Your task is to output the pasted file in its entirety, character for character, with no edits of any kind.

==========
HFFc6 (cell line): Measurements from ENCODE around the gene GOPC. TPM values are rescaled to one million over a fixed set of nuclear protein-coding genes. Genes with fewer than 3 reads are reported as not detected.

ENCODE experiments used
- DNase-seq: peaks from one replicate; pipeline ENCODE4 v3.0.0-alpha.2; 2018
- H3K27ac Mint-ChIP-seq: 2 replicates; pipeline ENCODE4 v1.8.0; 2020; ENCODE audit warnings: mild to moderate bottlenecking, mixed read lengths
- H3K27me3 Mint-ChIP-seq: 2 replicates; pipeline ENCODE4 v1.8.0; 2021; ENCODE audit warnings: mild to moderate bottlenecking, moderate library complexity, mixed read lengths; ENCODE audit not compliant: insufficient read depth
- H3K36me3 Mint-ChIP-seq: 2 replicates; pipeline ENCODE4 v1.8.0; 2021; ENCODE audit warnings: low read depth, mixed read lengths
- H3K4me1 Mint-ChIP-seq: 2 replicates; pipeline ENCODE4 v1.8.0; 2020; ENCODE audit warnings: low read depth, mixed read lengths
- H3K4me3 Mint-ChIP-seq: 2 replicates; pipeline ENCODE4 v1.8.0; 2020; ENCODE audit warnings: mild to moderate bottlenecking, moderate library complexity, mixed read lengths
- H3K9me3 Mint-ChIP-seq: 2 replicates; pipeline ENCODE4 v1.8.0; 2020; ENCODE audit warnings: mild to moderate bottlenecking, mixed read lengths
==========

HFFc6 (cell line): Measurements from ENCODE around the gene GOPC. TPM values are rescaled to one million over a fixed set of nuclear protein-coding genes. Genes with fewer than 3 reads are reported as not detected.

ENCODE experiments used
- DNase-seq: peaks from one replicate; pipeline ENCODE4 v3.0.0-alpha.2; 2018
- H3K27ac Mint-ChIP-seq: 2 replicates; pipeline ENCODE4 v1.8.0; 2020; ENCODE audit warnings: mild to moderate bottlenecking, mixed read lengths
- H3K27me3 Mint-ChIP-seq: 2 replicates; pipeline ENCODE4 v1.8.0; 2021; ENCODE audit warnings: mild to moderate bottlenecking, moderate library complexity, mixed read lengths; ENCODE audit not compliant: insufficient read depth
- H3K36me3 Mint-ChIP-seq: 2 replicates; pipeline ENCODE4 v1.8.0; 2021; ENCODE audit warnings: low read depth, mixed read lengths
- H3K4me1 Mint-ChIP-seq: 2 replicates; pipeline ENCODE4 v1.8.0; 2020; ENCODE audit warnings: low read depth, mixed read lengths
- H3K4me3 Mint-ChIP-seq: 2 replicates; pipeline ENCODE4 v1.8.0; 2020; ENCODE audit warnings: mild to moderate bottlenecking, moderate library complexity, mixed read lengths
- H3K9me3 Mint-ChIP-seq: 2 replicates; pipeline ENCODE4 v1.8.0; 2020; ENCODE audit warnings: mild to moderate bottlenecking, mixed read lengths